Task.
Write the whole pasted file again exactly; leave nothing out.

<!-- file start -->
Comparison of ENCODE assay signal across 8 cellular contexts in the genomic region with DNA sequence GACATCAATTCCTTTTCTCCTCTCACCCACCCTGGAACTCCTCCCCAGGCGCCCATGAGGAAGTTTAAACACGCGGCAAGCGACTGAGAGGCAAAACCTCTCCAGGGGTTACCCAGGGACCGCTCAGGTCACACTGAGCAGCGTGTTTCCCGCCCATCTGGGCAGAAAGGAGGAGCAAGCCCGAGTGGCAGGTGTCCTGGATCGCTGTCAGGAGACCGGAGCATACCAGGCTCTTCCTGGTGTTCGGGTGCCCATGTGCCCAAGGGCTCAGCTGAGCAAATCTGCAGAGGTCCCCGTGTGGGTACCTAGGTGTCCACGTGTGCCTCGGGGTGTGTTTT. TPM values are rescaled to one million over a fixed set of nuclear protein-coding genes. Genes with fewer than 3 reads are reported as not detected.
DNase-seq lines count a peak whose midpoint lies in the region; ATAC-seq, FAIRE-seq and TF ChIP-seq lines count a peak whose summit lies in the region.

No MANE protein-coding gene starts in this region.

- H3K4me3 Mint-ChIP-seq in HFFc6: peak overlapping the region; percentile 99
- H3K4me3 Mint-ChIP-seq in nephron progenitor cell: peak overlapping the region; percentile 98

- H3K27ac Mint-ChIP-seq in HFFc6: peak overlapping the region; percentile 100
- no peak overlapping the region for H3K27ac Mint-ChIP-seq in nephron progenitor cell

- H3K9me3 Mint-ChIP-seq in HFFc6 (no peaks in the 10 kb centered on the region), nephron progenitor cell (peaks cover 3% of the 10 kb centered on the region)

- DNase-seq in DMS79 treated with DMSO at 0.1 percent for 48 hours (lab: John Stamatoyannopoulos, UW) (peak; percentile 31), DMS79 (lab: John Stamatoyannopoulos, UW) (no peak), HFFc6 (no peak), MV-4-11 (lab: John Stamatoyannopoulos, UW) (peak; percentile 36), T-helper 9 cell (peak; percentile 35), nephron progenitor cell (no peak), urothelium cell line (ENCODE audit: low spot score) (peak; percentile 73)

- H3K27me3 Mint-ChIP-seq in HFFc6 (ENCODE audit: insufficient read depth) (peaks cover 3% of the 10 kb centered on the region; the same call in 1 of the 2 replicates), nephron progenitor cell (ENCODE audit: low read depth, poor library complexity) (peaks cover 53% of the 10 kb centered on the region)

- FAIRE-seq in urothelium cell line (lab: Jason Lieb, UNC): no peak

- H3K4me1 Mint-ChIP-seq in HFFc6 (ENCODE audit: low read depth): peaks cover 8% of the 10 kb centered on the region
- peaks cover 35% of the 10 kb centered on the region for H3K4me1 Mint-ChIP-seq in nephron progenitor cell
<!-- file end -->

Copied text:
Comparison of ENCODE assay signal across 8 cellular contexts in the genomic region with DNA sequence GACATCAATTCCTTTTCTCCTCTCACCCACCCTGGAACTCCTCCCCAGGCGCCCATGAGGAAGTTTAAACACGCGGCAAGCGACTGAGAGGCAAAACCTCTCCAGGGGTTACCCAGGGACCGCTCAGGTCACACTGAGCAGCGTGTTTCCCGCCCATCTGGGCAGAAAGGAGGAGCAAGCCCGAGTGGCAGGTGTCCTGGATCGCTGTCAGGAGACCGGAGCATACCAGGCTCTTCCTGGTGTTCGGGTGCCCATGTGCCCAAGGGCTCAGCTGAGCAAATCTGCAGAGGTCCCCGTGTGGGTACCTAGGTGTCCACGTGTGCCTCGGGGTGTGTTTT. TPM values are rescaled to one million over a fixed set of nuclear protein-coding genes. Genes with fewer than 3 reads are reported as not detected.
DNase-seq lines count a peak whose midpoint lies in the region; ATAC-seq, FAIRE-seq and TF ChIP-seq lines count a peak whose summit lies in the region.

No MANE protein-coding gene starts in this region.

- H3K4me3 Mint-ChIP-seq in HFFc6: peak overlapping the region; percentile 99
- H3K4me3 Mint-ChIP-seq in nephron progenitor cell: peak overlapping the region; percentile 98

- H3K27ac Mint-ChIP-seq in HFFc6: peak overlapping the region; percentile 100
- no peak overlapping the region for H3K27ac Mint-ChIP-seq in nephron progenitor cell

- H3K9me3 Mint-ChIP-seq in HFFc6 (no peaks in the 10 kb centered on the region), nephron progenitor cell (peaks cover 3% of the 10 kb centered on the region)

- DNase-seq in DMS79 treated with DMSO at 0.1 percent for 48 hours (lab: John Stamatoyannopoulos, UW) (peak; percentile 31), DMS79 (lab: John Stamatoyannopoulos, UW) (no peak), HFFc6 (no peak), MV-4-11 (lab: John Stamatoyannopoulos, UW) (peak; percentile 36), T-helper 9 cell (peak; percentile 35), nephron progenitor cell (no peak), urothelium cell line (ENCODE audit: low spot score) (peak; percentile 73)

- H3K27me3 Mint-ChIP-seq in HFFc6 (ENCODE audit: insufficient read depth) (peaks cover 3% of the 10 kb centered on the region; the same call in 1 of the 2 replicates), nephron progenitor cell (ENCODE audit: low read depth, poor library complexity) (peaks cover 53% of the 10 kb centered on the region)

- FAIRE-seq in urothelium cell line (lab: Jason Lieb, UNC): no peak

- H3K4me1 Mint-ChIP-seq in HFFc6 (ENCODE audit: low read depth): peaks cover 8% of the 10 kb centered on the region
- peaks cover 35% of the 10 kb centered on the region for H3K4me1 Mint-ChIP-seq in nephron progenitor cell